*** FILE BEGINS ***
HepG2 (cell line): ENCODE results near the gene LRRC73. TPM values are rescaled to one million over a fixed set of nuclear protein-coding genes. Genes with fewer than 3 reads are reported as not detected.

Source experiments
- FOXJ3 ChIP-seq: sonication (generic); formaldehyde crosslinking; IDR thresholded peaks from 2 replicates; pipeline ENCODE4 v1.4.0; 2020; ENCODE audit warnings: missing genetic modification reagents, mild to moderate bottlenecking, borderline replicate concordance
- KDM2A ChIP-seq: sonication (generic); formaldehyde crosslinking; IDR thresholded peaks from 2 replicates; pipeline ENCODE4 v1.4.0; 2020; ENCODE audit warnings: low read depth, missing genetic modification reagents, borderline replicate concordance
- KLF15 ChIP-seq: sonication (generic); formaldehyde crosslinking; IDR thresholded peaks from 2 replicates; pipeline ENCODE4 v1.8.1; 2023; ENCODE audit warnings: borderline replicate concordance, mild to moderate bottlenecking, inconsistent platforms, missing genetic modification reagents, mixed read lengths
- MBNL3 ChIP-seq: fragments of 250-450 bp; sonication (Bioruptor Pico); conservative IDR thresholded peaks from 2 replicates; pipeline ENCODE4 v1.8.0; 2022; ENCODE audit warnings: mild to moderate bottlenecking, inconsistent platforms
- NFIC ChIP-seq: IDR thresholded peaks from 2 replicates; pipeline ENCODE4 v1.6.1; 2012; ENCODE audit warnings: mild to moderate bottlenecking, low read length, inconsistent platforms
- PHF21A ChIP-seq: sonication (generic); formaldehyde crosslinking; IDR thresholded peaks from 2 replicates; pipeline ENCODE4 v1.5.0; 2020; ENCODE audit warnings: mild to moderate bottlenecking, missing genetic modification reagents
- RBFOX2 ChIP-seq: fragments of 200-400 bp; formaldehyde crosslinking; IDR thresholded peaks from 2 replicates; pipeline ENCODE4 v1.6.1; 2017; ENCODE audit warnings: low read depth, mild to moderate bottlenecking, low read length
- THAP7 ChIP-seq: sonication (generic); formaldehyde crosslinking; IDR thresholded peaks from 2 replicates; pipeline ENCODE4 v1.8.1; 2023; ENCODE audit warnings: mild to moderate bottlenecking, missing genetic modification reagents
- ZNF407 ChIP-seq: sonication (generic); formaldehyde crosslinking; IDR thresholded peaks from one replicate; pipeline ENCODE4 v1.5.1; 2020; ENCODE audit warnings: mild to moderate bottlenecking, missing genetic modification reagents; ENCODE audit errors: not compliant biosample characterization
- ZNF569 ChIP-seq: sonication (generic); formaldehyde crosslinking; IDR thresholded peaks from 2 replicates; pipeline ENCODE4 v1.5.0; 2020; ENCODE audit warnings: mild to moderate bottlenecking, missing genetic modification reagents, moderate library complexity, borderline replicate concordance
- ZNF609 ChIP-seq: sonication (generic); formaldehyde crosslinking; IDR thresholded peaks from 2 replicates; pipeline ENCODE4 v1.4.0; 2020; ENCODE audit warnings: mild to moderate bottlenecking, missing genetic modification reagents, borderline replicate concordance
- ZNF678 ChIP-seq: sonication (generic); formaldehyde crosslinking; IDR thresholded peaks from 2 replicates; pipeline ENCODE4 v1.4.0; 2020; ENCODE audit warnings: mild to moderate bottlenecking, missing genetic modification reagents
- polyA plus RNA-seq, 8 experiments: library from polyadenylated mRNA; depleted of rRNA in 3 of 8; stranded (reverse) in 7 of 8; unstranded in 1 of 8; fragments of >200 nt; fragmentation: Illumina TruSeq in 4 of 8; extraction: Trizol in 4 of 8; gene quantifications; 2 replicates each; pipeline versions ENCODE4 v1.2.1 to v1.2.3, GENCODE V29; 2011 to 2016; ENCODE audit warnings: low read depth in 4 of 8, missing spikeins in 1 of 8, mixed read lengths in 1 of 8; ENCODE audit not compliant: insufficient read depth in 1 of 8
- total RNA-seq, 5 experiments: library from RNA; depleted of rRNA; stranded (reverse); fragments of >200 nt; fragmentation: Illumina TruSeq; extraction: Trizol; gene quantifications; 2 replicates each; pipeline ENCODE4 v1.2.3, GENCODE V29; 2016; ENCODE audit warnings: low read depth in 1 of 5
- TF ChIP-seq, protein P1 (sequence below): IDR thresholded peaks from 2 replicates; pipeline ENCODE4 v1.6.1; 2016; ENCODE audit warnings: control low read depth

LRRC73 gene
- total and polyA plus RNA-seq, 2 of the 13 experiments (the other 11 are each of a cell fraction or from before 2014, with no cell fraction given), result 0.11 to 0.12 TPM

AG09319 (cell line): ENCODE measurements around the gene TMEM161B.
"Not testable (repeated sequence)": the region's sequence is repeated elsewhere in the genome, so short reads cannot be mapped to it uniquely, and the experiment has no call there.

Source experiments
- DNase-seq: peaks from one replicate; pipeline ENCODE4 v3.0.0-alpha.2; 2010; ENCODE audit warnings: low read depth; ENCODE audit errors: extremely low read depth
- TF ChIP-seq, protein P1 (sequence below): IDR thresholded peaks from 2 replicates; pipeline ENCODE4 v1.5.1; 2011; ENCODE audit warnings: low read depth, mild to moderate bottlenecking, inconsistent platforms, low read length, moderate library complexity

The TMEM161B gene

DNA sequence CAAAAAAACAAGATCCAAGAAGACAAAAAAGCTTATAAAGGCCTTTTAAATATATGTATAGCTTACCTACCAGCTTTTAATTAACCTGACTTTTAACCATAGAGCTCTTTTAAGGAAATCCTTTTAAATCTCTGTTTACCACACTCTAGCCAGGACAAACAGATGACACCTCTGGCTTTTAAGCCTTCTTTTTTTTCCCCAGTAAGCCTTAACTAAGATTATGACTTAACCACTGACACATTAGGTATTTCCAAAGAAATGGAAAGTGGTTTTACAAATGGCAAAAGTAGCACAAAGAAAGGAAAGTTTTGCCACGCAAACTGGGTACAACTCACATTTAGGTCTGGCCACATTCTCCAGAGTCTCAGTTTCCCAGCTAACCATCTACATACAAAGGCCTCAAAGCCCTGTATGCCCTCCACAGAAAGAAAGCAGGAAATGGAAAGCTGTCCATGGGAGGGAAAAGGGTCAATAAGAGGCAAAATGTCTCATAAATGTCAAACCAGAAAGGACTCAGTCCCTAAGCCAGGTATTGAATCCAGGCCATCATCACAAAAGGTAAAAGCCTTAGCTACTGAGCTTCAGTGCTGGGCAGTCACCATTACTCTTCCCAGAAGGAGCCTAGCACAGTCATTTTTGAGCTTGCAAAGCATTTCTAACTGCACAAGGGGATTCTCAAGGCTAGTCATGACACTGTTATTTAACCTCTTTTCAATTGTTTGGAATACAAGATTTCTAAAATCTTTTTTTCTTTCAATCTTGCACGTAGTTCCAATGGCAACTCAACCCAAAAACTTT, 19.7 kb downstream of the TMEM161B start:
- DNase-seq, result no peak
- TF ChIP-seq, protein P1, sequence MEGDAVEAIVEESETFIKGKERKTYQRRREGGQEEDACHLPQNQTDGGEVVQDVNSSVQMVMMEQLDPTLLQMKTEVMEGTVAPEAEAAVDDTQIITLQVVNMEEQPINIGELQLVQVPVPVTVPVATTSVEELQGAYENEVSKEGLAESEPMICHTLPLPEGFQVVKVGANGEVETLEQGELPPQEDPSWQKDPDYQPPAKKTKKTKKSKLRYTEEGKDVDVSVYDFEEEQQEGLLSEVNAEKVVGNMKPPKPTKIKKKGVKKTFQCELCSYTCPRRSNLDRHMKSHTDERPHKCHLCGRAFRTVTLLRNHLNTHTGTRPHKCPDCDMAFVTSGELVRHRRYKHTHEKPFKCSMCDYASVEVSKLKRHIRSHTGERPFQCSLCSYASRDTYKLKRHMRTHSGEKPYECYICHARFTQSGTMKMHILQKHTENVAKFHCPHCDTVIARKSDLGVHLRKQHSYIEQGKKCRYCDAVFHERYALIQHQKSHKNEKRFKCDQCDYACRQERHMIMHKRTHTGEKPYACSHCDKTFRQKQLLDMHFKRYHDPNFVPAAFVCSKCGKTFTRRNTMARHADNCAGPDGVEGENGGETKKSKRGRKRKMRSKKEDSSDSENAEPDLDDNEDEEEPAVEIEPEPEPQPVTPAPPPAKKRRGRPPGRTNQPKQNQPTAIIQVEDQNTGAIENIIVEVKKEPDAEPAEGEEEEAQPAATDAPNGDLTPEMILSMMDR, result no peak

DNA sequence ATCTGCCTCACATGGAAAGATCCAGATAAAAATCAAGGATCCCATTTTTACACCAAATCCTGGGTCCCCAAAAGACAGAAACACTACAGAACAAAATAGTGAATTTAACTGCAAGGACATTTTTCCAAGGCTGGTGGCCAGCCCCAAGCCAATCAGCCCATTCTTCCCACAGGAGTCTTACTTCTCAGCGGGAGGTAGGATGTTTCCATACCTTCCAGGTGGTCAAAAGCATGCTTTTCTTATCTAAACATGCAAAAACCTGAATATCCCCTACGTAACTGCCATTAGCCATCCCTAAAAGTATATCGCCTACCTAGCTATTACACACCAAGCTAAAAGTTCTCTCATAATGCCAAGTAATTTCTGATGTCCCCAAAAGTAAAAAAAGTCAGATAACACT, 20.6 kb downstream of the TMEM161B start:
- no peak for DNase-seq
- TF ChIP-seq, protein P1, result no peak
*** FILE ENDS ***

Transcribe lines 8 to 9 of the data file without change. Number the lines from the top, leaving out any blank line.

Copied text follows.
- PHF21A ChIP-seq: sonication (generic); formaldehyde crosslinking; IDR thresholded peaks from 2 replicates; pipeline ENCODE4 v1.5.0; 2020; ENCODE audit warnings: mild to moderate bottlenecking, missing genetic modification reagents
- RBFOX2 ChIP-seq: fragments of 200-400 bp; formaldehyde crosslinking; IDR thresholded peaks from 2 replicates; pipeline ENCODE4 v1.6.1; 2017; ENCODE audit warnings: low read depth, mild to moderate bottlenecking, low read length